Many schools in America are now implementing a ‘Tools of the Mind’ curriculum, which places great emphasis on play. The curriculum promotes make-believe play and suggests that children should develop play plans. Children and teachers sit down together in advance of play and talk about what they want to role play. For example, the children might plan that they are going to go to the moon and what they will need to get there. The children decide in advance what roles they are going to play, with rules about how to act (the astronauts have to carry out certain tasks such as collecting samples from the moon). The theory is that the play plans help children to think ahead and also to avoid conflict during the role play. Children are also encouraged to use symbolic props rather than real ones to develop their imagination, so for example, the children might use Lego or wooden blocks to represent the trains. Teachers encourage the children to say what they are doing during the play to develop language skills. Bodrova and Leong (2001) argue that play helps children to learn self-regulation so that they are better able to control their emotions and aggression. The ‘Tools of the Mind’ curriculum also encourages children to write on their play plans to help them develop their writing skills. Diamond (2007) found that children in ‘Tools’ classrooms had better self-regulation and achieved more on standardised tests than matched children in a traditional classroom.
Research also suggests that children need to have time for free play without constantly being involved in activities. Children can become anxious if they have too little time for free play. Barnett (1984) assessed children on their level of anxiety on their first day at nursery school. It was found that the children who were able to play freely had lower levels of anxiety than those who had to listen to stories. This supports the idea that play allows children to work through their conflicts and anxiety. Warren et al. (2000) found that the themes expressed in the play of 35 children aged 5 corresponded with the children’s anxiety at school and at home. Play was a way for the children to work through their worries. Another case, reported by Axline (1947) demonstrates the importance of play. At the age of 5 years old, a boy called Dibs was referred to Axline, a clinical psychologist specialising in play therapy for very disturbed behaviour. Dibs’ parents thought he might be brain damaged. Axline watched Dibs’ play carefully to look for emotional reasons for his disturbed behaviour. Dibs often played with dolls that represented his family and in one instance, he buried a doll representing his father in the sand. This was interpreted as hostility towards his father. Axline was able to uncover Dibs’ conflicts and problems through the therapy. Dibs’ relationship with his parents improved as did his behaviour at school. Dibs’ IQ was tested after the therapy and he scored in the top 1% of the population. By then he had no emotional difficulties.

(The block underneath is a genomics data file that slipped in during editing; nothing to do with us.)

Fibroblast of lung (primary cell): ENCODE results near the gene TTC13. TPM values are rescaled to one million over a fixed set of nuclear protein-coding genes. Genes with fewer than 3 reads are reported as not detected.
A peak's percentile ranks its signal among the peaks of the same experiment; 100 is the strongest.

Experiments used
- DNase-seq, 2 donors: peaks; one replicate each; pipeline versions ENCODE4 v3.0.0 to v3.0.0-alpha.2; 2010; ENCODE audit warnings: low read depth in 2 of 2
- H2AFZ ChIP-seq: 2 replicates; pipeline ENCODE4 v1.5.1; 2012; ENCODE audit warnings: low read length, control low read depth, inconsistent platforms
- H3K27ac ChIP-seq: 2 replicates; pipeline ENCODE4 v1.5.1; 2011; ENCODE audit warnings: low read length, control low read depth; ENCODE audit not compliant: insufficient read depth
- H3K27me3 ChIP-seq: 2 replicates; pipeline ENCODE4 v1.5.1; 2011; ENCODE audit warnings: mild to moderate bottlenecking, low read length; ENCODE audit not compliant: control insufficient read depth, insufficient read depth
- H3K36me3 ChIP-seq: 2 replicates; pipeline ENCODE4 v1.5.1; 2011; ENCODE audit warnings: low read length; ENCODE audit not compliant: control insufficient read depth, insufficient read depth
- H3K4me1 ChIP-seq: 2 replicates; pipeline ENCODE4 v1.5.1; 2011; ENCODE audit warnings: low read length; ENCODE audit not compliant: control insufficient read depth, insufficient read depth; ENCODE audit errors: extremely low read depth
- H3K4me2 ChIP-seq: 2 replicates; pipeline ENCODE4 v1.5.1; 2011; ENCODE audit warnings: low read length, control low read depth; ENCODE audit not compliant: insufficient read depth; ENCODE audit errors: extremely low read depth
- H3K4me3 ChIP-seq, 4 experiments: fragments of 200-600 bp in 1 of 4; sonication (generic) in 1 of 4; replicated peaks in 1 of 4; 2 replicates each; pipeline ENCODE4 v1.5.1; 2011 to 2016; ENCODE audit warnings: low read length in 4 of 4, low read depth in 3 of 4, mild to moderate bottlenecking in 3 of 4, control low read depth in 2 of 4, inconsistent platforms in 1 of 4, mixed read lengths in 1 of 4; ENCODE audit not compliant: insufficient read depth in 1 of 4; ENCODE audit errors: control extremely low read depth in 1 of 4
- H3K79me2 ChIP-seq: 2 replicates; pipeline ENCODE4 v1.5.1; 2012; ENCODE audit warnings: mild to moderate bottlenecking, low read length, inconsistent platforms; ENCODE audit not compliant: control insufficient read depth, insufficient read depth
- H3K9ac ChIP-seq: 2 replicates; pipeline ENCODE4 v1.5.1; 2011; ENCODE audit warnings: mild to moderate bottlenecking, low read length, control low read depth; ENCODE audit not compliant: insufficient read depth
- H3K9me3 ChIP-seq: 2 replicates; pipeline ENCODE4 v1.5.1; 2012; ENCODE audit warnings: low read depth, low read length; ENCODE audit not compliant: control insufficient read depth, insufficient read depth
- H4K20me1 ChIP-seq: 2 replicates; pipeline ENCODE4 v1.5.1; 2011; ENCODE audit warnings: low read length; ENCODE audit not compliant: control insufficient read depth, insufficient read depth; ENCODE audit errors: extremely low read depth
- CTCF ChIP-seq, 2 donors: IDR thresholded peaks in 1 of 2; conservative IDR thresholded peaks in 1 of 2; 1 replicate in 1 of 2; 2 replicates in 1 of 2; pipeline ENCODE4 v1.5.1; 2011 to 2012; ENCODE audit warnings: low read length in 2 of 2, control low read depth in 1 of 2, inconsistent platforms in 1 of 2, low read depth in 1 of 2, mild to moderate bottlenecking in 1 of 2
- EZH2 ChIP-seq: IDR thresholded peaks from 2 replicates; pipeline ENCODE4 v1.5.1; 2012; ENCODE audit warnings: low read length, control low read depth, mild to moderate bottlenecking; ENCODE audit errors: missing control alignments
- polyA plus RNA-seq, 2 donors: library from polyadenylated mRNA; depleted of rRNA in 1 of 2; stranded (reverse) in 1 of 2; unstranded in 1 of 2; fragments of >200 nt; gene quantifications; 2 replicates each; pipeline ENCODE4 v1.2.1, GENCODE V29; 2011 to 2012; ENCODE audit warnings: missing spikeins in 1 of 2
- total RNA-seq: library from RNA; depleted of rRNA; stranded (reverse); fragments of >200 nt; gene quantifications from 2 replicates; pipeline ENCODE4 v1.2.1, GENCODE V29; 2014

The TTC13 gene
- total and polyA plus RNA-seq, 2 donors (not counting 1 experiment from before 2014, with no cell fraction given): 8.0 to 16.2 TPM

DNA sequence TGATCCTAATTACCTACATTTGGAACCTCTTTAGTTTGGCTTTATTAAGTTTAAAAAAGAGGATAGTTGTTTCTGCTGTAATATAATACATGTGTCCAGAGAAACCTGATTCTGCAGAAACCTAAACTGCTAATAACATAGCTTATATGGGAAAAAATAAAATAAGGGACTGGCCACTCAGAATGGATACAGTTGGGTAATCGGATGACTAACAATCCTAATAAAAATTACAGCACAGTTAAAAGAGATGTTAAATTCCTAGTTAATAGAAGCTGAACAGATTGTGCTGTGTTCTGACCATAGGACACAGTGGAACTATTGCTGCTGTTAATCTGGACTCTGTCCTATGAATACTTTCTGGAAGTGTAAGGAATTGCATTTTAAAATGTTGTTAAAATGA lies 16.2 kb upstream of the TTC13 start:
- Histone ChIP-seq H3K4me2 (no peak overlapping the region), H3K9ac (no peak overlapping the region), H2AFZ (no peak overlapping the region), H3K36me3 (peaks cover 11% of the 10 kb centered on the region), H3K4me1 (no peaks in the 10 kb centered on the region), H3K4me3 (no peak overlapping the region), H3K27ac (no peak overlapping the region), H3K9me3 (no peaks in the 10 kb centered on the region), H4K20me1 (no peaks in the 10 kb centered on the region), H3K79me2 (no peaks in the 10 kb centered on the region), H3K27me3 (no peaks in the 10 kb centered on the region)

I do think it is important to teach children to read, write and count at school at an early age, if they are willing. Research suggests that disadvantaged children can particularly benefit from learning literacy and numeracy at preschool. However, it must not be forgotten that children can learn through play. Perhaps the middle ground is for schools to adopt a ‘Tools of the Mind’ approach, which promotes more thoughtful, planned make-believe play alongside literacy, when children are young.